Massachusetts politicians react to guilty verdict in Chauvin trial
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Massachusetts politicians react to guilty verdict in Chauvin trial

Elected officials in Massachusetts are reacting to the news that former Minneapolis police Officer Derek Chauvin has been convicted of murder and manslaughter in the death of George Floyd.The explosive case that triggered worldwide protests, violence and a furious reexamination of racism and policing in the United States.The jury deliberated about 10 hours over two days in a city on edge against another outbreak of unrest.Floyd died last May after Chauvin, a white officer, pinned his knee on or close to the 46-year-old Black man’s neck for about 9 1/2 minutes.“Eleven months ago, Minneapolis Police Officer Derek Chauvin subdued and handcuffed George Floyd, and then knelt on his neck for over 8 horrific minutes,” Massachusetts Gov. Charlie Baker said in a statement. “Since then, many states and municipalities, horrified by the viral video of George Floyd’s death, have enacted significant law enforcement reforms – including here in Massachusetts. But for many, the most important unanswered question since that awful night has been much more personal: Where is the justice for George Floyd – and for that matter, Officer Chauvin?“Nothing can reverse the pain, suffering and agony of George Floyd’s family and friends, but this decision does make clear that Officer Chauvin was not above the law. He was given a fair trial, found guilty, and he will pay a price for his actions.”But as the countless, tragic events that took place at the hands of law enforcement before and after George Floyd’s death make clear, there is much to do to correct, reform and reimagine the way law enforcement officers are trained, and how they and their departments are held accountable for their actions. Massachusetts enacted one of the most comprehensive police training, transparency and accountability laws in the country at the end of last year. We owe it to all those whose lives have been lost to do all we can to successfully implement that law, and sustain its aspirations far into the future.””George Floyd should still be alive – and we must keep fighting to dismantle systemic racism and fundamentally transform our justice system,” tweeted U.S. Sen. Elizabeth Warren, the senior senator from Massachusetts.”George Floyd’s life mattered,” tweeted U.S. Sen. Ed Markey, the junior senator from Massachusetts. “Today’s verdict delivers accountability, but it does not bring him back. Our country must atone for the shameful, racist policies that have denied and stripped Black Americans of their rights for generations.”George Floyd deserved to live his life fully. His children deserved to have him grow old with them. His community deserved to have him continue his life of service and mentorship.”We must do more to hold law enforcement accountable. Abolish qualified immunity. Demilitarize the police. Ban facial recognition surveillance. And so much more. Today is only one step in the long march to true justice for Black and Brown Americans.””Black men, I love you, and you deserve to grow old,” tweeted U.S. Rep. Ayanna Pressley, of the 7th congressional district of Massachusetts and the first Black woman elected to Congress from the Bay State.”Our quest for justice isn’t over. We don’t just want guilty verdicts. We want young girls like Gianna Floyd to have their fathers. Black lives matter,” tweeted U.S. Rep. Katherine Clark, of the 5th congressional district of Massachusetts.”The officer who murdered George Floyd was held accountable. But accountability won’t bring back Mr. Floyd or return him home to his precious family,” tweeted U.S. Rep. Jim McGovern, of the 2nd congressional district of Massachusetts. “Our fight for justice demands systematic and fundamental change—on behalf of Mr. Floyd and countless others lost to police violence.””As a former DA who worked with victims of violent crime for decades, I realize that this verdict won’t bring ‘closure’ to George Floyd’s family. I do trust however that it will bring a sense of ‘justice’ to his family and to all of us who value our basic civil rights and rule of law,” tweeted U.S. Rep. Bill Keating, of the 9th congressional district of Massachusetts.”True justice would look like George Floyd still here with us today, but this verdict is proof that police officers are not above the law, and that Black lives matter,” U.S. Rep. Seth Moulton, of the 6th congressional district of Massachusetts, tweeted along with a longer statement.”Today’s verdict means that the officer who killed George Floyd will face justice for his horrific actions, but it doesn’t return George to his family. In his name — in his children’s names — we must continue pushing for a system that finally recognizes that Black lives matter,” tweeted U.S. Rep. Lori Trahan, of the 3rd congressional district of Massachusetts.”This verdict is the starting point for progress. We need the Senate to pass the George Floyd Justice in Policing Act — a necessary step for transparency and accountability in our criminal justice system,” U.S. Rep. Jake Auchincloss, of the 4th congressional district of Massachusetts, tweeted along with a statement from former President Barack Obama.The Associated Press contributed to this report.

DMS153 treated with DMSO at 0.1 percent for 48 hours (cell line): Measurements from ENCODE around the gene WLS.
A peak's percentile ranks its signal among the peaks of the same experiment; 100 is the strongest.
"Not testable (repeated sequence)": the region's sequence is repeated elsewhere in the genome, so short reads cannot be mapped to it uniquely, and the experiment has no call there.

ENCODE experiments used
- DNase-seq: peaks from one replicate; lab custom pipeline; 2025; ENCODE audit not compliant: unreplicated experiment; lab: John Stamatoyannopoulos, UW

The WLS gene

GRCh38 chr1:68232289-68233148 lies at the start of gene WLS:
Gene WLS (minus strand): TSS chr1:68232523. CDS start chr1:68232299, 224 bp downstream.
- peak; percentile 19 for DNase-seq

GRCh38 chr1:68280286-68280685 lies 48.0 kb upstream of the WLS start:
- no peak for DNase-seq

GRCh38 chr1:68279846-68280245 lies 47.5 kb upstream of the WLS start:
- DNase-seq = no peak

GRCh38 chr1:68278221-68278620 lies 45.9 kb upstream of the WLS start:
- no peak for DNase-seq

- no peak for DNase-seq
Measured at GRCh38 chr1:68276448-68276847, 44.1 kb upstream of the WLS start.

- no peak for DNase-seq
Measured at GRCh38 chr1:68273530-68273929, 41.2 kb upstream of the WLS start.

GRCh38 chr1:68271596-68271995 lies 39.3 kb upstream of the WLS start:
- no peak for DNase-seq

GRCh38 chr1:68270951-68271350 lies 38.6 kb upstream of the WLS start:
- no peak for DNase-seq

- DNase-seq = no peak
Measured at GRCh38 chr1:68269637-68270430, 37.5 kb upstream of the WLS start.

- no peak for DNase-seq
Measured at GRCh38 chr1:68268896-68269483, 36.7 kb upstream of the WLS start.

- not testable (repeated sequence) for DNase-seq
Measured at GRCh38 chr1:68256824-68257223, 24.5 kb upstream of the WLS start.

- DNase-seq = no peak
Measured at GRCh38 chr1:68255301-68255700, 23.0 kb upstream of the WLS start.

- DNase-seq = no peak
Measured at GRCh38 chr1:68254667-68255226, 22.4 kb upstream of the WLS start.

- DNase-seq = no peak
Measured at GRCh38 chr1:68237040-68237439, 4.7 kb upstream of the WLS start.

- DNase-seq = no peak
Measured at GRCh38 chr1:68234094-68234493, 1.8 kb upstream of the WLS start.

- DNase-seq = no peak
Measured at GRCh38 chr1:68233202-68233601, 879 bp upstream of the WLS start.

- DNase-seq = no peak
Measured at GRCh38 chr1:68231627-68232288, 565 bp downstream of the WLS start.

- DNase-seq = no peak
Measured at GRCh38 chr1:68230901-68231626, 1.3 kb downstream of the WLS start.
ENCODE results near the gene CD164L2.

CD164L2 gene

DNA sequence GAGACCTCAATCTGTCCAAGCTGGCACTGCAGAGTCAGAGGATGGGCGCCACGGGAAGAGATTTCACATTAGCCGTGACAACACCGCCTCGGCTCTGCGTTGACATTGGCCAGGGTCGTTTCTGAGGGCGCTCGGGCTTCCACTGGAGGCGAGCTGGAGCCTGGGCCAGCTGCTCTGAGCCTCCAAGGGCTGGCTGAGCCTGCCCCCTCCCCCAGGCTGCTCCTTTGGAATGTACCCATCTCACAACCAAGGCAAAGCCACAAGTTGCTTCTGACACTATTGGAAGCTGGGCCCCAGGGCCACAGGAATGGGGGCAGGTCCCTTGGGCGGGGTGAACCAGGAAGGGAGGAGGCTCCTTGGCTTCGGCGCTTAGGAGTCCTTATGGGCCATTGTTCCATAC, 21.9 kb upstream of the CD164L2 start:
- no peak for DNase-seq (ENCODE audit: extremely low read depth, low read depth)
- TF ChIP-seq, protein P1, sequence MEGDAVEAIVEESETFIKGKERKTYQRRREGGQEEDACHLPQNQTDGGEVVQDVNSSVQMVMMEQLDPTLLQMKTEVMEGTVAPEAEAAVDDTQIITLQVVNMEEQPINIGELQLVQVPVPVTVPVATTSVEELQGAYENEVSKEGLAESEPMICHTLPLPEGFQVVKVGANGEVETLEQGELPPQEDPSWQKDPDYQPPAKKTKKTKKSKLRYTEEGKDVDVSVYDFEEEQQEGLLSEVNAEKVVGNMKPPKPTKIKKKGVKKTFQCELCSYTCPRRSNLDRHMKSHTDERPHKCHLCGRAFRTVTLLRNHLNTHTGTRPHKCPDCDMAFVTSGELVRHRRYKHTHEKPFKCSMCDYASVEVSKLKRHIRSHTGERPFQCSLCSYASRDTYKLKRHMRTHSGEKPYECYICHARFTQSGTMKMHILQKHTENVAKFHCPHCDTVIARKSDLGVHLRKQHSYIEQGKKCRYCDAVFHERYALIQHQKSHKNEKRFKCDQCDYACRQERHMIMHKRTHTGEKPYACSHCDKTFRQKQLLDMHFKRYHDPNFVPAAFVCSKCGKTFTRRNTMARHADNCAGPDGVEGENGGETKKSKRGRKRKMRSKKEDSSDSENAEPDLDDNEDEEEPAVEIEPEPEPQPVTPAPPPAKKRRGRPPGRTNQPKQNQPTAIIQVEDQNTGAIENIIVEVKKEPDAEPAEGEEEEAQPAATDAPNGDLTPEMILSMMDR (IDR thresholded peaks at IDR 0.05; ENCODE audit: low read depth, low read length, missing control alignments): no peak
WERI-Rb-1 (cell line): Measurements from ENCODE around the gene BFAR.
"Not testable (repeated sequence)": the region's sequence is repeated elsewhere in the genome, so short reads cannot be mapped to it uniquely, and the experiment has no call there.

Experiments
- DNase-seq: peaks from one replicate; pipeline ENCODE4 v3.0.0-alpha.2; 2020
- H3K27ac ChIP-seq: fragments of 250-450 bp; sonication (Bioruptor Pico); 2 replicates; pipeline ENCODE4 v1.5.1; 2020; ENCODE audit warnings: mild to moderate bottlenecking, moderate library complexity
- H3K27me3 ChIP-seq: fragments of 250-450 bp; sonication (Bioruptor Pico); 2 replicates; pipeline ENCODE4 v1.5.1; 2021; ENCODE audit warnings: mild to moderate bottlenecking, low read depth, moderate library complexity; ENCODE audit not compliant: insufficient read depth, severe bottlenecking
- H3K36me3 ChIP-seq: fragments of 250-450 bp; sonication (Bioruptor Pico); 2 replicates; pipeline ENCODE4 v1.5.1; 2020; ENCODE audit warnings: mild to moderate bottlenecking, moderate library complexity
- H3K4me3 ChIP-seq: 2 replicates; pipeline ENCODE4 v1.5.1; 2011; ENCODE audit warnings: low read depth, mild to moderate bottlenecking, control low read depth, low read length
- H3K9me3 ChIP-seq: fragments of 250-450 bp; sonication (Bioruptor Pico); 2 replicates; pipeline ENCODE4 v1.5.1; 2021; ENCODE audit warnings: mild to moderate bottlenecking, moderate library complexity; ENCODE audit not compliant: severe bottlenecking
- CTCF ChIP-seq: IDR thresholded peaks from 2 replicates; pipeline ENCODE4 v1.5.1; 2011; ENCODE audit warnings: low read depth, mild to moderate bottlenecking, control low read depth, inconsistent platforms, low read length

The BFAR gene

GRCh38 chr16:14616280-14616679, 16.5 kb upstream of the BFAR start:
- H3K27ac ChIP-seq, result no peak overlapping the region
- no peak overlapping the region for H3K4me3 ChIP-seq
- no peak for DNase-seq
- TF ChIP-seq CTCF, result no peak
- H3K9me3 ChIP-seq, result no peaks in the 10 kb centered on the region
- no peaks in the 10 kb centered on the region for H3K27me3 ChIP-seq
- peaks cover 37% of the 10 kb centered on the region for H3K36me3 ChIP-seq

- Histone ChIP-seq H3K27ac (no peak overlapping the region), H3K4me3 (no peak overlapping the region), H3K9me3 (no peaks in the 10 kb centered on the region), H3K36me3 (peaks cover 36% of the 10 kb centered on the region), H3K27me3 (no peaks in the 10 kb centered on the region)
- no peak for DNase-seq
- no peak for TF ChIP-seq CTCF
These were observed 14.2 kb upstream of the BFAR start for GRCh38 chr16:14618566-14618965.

This content is imported from Twitter. You may be able to find the same content in another format, or you may be able to find more information, at their web site.

Elected officials in Massachusetts are reacting to the news that former Minneapolis police Officer Derek Chauvin has been convicted of murder and manslaughter in the death of George Floyd.

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The explosive case that triggered worldwide protests, violence and a furious reexamination of racism and policing in the United States.

The jury deliberated about 10 hours over two days in a city on edge against another outbreak of unrest.

Floyd died last May after Chauvin, a white officer, pinned his knee on or close to the 46-year-old Black man’s neck for about 9 1/2 minutes.